At the recommendation of our brother-in-law, I've been reading a short story collection by Grace Paley called Enormous Changes at the Last Minute, and they are so fresh and hilarious (and sad, duh). The stories are interconnected vignettes from the lives of working class New Yorkers in the 1950s. I wanted to share this excerpt from the story "Distance," which is one of the most surprising things I've read in a long time. It moves so fast you almost miss it, but I laughed so hard when I realized what had actually happened here (it was a dark laugh, duh). The scene is breakfast, and an overprotective mother (named Dolly) disapproves of the girl (named Ginny) her son (named John) has been dating.
"Mother," he said, "I am going to ask Virginia to marry me"
"I told you so," said my husband and dropped the funnies on his bacon.
"You are?" I said.
"I am, and if God is good, she'll have me."
"No blasphemy intended," I said, "but He'll have to be off in the old country fishing if she says yes."
"Mother!" said John. He is a nice boy, loyal to his friends and good.
"She'll go out with anyone at all," I said.
"Oh, Mother!" said John, meaning they weren't engaged, and she could do what she wanted.
"Go out is nothing," I said. "I seen her only last Friday night with Pete, his arm around her, going to Phelan's."
"Pete's like that, Mother," meaning it was no fault of hers.
"Then what of last Saturday night, you had to go to the show yourself as if there wasn't no one else in the Borough of Manhattan to take to a movie, and when you was gone I seen her buy two Cokes at Carlo's and head straight to the third floor to John Kameron's"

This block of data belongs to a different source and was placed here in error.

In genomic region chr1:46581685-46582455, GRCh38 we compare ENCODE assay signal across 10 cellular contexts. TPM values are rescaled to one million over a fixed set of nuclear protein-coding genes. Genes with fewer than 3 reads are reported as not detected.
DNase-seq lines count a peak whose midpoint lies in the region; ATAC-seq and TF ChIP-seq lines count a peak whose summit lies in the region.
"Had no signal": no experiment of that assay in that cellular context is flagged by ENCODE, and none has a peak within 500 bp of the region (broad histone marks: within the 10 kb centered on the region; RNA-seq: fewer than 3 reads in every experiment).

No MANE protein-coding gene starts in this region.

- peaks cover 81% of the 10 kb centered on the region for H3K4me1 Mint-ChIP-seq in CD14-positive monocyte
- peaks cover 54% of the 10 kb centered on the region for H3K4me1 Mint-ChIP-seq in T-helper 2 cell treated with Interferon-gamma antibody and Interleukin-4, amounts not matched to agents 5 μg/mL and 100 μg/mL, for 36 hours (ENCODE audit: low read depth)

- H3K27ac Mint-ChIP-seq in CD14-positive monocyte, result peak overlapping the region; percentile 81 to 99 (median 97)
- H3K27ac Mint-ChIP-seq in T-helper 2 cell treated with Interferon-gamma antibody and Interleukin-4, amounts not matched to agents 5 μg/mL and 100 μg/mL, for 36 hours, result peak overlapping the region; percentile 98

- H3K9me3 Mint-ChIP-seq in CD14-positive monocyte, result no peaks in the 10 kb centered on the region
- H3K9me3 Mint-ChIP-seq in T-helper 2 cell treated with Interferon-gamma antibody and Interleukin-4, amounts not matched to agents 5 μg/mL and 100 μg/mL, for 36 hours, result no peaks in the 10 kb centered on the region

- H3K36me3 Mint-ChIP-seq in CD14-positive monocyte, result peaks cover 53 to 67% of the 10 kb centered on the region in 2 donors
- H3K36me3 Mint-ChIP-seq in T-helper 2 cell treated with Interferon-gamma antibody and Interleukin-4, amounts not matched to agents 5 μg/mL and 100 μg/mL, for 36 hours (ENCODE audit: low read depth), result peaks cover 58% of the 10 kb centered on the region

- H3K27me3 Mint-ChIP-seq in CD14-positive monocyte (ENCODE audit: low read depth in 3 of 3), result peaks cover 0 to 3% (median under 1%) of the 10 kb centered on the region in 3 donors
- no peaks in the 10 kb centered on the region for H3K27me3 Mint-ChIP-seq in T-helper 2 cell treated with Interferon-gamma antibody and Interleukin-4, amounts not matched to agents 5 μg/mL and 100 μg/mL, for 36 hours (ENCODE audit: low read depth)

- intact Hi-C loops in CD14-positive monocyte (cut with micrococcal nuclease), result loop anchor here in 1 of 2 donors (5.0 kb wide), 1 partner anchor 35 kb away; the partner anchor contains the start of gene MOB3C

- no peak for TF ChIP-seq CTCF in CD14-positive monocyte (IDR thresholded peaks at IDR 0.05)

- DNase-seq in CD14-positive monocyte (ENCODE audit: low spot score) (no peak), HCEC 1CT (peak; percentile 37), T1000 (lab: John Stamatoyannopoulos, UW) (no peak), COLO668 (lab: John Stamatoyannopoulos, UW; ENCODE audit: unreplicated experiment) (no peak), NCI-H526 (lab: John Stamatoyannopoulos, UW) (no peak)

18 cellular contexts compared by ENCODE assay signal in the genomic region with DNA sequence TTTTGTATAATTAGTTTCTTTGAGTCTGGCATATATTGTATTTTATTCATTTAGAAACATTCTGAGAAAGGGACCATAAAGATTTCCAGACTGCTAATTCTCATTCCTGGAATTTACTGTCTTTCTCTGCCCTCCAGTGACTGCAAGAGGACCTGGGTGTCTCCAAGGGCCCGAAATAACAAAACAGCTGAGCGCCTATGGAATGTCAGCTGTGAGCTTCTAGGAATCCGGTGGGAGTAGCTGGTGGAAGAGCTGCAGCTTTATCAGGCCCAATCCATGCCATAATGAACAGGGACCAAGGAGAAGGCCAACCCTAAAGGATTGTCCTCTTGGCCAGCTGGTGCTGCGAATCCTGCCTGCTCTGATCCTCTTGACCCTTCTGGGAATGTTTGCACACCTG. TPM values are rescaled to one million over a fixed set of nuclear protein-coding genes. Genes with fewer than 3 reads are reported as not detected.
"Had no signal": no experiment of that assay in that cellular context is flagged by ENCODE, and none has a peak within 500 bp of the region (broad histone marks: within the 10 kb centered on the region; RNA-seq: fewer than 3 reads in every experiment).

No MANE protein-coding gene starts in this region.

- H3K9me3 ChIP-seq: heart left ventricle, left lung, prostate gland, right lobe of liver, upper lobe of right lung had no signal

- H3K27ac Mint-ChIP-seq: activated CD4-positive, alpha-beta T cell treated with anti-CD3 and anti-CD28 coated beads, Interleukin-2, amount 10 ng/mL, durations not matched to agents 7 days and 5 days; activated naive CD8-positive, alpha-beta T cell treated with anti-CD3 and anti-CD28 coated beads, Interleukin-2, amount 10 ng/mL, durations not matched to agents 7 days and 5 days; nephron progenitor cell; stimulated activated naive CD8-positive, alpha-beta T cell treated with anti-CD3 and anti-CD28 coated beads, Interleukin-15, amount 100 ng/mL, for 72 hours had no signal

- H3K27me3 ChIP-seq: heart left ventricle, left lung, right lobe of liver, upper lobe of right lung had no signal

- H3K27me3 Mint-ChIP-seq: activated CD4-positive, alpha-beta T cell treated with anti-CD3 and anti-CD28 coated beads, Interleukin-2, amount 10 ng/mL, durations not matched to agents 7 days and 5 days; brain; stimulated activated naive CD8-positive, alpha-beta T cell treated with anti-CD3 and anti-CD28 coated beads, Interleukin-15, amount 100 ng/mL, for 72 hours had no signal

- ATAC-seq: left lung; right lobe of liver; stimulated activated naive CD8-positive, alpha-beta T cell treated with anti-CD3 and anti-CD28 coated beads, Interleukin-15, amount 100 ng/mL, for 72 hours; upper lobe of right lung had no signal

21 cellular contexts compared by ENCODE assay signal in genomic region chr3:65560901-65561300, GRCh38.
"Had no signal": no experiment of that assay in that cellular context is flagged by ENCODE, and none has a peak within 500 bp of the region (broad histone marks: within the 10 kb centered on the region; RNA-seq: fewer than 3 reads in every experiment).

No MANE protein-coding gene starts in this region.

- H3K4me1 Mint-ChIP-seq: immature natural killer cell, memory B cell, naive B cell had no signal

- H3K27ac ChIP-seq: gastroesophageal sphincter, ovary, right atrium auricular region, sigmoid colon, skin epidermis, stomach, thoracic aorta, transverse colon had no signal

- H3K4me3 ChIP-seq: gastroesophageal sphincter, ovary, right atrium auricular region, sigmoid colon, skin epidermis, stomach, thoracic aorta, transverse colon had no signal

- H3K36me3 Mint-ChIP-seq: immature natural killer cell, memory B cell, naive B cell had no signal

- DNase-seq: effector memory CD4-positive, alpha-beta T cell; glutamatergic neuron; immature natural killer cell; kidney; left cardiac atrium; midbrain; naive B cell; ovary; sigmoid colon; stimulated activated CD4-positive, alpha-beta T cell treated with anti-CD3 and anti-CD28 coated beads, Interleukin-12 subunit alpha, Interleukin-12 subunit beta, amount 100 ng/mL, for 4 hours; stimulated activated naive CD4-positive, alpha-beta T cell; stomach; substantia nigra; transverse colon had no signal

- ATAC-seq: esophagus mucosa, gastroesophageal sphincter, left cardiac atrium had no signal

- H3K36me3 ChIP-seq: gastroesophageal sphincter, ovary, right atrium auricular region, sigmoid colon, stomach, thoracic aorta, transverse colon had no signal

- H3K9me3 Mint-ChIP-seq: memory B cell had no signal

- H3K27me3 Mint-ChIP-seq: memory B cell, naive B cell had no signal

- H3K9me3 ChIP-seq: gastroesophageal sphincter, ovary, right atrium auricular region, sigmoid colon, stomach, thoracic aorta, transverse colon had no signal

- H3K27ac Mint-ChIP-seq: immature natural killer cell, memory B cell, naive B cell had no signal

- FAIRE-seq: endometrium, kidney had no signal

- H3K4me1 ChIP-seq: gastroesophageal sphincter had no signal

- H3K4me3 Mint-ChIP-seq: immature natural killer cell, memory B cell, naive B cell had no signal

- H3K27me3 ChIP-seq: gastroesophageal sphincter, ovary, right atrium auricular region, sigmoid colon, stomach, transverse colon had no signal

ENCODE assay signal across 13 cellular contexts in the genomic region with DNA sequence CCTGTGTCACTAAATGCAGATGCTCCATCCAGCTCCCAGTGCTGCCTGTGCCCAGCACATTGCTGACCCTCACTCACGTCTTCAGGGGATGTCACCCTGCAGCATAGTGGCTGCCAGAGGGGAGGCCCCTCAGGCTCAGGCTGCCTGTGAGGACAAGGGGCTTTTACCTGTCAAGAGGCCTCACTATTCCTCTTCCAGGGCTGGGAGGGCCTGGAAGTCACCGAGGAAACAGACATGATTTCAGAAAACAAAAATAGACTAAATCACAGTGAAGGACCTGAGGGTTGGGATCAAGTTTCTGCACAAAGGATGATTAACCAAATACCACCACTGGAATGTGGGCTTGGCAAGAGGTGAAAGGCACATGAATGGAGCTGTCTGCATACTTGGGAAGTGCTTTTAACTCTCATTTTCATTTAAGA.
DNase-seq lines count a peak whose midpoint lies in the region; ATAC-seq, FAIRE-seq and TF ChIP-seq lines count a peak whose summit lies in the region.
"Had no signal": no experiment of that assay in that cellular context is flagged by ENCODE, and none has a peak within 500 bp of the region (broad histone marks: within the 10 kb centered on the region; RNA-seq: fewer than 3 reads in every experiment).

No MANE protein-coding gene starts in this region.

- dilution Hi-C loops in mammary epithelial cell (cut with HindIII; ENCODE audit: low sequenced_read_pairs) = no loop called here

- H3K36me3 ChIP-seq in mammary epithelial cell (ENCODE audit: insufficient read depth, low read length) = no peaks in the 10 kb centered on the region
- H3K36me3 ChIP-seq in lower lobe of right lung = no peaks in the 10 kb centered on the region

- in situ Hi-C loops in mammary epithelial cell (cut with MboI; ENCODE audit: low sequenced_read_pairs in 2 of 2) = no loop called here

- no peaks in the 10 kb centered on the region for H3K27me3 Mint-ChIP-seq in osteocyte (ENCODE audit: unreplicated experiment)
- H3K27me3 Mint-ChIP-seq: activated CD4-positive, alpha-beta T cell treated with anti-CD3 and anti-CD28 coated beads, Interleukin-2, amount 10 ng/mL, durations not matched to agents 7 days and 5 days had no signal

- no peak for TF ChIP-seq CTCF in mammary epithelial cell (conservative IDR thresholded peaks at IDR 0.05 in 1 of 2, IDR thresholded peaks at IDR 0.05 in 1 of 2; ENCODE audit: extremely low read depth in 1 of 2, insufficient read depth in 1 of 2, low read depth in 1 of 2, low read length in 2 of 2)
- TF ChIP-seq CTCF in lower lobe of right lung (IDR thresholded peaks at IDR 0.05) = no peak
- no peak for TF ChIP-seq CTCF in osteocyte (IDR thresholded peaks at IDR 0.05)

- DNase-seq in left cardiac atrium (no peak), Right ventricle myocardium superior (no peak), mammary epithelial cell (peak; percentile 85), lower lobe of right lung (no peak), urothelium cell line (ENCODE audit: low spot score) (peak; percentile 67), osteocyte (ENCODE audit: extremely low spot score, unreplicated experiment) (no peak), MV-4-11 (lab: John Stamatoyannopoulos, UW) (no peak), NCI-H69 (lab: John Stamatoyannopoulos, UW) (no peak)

"...and come out at 11 p.m. and his arm was around her."
"...and his hand was well under her sweater."
"That's not so, Mother."
"It is so, and ell me, young man, how you'll feel married to a girl that every wild boy on the block has been leaning his thumbs on her little titties like she was a Carvel dairy counter, tell me that?"
"Dolly!" says Jack. "You went too far."
...[here she launches into a litany of Ginny's other transgressions]...
"Oh Dolly," says my husband, and plops his head into his hands.
"I'm going, Mother, that's libel, I'll have her sue you for libel," dopey John starts to holler out of his tomato-red face. "I'm going and I'll ask her and I love her and I don't care what you say. Truth or lies, I don't care."
"And if you go, Johnny," I said, calm as a dead fish, my eyes rolling up to pray and be heeded, "this is what I must do," and I took a kitchen knife, a bit bluny, and plunged it at least an eighth of an inch in the fat of my heart. I guess that the heart of a middle-aged lady is jammed in deeper that an eighth of an inch, for I am here to tell the tale. But some blood did come soon, to my son's staring; it touched my nighty and spread out on my bathrobe, and it was as red on my apron as a picture in an Italian church. John fell down on his knees and hid his head in my lap."
Then the story moves on. I keep being struck by Grace Paley's rhythm in these stories (not a quality I tend to notice in stories, for the record). But between the jerky, jumpy way her characters speak slang, and the peculiar way the action moves, coming on quickly and receiving little consequence or attention, and then slowing without the reader noticing, the book of interconnected stories has reminded me of some of my favorite albums. It's entirely unlike anything I've read. Highly recommended!